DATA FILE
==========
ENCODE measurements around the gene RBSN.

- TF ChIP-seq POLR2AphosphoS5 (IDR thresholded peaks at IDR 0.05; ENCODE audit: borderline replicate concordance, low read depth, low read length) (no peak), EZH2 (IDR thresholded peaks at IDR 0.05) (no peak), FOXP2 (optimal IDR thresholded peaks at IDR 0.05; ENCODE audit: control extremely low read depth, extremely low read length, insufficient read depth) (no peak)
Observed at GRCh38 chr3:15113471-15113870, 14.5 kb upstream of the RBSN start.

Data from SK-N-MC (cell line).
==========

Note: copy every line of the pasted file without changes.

ENCODE measurements around the gene RBSN.

- TF ChIP-seq POLR2AphosphoS5 (IDR thresholded peaks at IDR 0.05; ENCODE audit: borderline replicate concordance, low read depth, low read length) (no peak), EZH2 (IDR thresholded peaks at IDR 0.05) (no peak), FOXP2 (optimal IDR thresholded peaks at IDR 0.05; ENCODE audit: control extremely low read depth, extremely low read length, insufficient read depth) (no peak)
Observed at GRCh38 chr3:15113471-15113870, 14.5 kb upstream of the RBSN start.

Data from SK-N-MC (cell line).